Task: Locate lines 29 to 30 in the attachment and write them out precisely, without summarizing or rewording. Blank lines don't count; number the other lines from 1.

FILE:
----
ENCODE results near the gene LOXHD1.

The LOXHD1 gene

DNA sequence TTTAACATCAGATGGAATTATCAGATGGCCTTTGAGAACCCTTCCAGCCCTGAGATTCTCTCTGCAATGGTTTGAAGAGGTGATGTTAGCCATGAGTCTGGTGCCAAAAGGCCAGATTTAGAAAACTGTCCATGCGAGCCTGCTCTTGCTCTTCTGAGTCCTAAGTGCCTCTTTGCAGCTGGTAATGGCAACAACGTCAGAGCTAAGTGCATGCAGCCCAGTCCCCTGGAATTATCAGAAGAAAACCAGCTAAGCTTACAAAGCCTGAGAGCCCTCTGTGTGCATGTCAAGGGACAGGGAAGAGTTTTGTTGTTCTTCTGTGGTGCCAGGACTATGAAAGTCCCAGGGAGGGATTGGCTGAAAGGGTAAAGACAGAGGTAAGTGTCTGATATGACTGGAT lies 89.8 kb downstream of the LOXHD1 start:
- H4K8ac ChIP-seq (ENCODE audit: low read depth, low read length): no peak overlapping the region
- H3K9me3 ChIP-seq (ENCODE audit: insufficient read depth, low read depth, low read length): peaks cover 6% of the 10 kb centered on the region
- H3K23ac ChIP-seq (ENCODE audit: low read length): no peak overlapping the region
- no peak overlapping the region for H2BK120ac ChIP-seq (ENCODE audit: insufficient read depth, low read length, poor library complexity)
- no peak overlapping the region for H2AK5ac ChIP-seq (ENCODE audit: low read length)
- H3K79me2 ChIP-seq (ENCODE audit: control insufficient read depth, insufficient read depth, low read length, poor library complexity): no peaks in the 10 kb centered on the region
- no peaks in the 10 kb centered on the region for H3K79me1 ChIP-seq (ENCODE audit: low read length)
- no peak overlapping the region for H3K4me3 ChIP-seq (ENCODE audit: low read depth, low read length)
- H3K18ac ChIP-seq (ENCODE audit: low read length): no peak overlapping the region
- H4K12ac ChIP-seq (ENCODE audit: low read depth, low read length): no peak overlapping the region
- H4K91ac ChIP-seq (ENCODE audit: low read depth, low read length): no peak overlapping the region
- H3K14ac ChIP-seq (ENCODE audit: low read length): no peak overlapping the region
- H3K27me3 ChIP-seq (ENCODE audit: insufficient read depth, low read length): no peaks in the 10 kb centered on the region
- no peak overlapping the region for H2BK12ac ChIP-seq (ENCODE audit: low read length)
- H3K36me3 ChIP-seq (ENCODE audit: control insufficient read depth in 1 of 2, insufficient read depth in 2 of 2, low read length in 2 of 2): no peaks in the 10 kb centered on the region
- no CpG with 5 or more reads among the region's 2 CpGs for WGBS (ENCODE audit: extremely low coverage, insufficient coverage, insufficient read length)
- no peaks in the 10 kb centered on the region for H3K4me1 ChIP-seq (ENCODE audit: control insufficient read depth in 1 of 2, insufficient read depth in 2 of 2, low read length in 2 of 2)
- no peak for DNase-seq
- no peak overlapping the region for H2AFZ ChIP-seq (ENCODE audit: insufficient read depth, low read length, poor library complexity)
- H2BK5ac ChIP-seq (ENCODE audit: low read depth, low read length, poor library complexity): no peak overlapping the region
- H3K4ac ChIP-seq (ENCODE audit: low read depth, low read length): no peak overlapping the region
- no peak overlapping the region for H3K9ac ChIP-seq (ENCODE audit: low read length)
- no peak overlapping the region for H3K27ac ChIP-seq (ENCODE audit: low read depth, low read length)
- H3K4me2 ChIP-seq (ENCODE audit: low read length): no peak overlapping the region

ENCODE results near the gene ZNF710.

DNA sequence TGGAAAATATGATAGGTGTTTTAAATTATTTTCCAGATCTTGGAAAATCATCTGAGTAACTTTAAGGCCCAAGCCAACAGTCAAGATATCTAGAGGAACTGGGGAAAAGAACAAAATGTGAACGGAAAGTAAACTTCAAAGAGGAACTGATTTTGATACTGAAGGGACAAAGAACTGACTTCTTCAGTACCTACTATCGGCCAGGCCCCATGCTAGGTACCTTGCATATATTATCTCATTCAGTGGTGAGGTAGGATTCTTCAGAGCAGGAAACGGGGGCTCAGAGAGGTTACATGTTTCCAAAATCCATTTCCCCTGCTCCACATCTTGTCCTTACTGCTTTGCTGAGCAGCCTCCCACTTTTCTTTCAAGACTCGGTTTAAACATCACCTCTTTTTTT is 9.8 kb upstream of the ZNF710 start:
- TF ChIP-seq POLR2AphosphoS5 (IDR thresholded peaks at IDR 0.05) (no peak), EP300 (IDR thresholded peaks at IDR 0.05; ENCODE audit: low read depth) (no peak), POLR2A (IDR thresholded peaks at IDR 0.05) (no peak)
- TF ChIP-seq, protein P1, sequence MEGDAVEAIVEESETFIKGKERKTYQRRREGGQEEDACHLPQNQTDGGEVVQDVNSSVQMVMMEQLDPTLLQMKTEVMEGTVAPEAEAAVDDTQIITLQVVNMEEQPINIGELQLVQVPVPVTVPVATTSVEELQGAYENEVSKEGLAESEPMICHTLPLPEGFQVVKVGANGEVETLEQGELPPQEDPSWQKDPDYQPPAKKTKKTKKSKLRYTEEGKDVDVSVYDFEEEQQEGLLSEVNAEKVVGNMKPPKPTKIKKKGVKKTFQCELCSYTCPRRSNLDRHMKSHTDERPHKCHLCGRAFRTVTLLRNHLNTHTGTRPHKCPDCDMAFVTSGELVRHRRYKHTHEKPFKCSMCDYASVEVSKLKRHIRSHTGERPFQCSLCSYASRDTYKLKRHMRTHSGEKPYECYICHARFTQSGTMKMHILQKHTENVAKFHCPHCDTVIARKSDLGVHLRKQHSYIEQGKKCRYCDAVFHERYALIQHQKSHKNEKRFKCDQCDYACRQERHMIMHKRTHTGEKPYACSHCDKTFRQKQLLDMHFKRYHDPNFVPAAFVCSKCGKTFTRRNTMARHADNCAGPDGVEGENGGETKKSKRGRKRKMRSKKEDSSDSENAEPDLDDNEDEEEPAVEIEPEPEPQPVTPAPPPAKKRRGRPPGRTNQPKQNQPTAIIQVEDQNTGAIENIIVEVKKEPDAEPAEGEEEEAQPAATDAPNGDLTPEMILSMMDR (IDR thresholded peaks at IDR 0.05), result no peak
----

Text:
DNA sequence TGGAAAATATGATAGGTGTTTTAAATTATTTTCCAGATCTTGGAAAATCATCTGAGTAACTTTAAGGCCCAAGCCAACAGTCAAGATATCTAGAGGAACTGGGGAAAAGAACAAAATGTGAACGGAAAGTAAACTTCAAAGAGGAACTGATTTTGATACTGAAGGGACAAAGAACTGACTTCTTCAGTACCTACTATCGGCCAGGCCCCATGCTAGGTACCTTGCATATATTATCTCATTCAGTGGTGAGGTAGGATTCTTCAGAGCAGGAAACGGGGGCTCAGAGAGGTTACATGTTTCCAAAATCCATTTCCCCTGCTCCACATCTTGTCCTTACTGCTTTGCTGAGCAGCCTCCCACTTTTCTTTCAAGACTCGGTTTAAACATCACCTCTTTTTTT is 9.8 kb upstream of the ZNF710 start:
- TF ChIP-seq POLR2AphosphoS5 (IDR thresholded peaks at IDR 0.05) (no peak), EP300 (IDR thresholded peaks at IDR 0.05; ENCODE audit: low read depth) (no peak), POLR2A (IDR thresholded peaks at IDR 0.05) (no peak)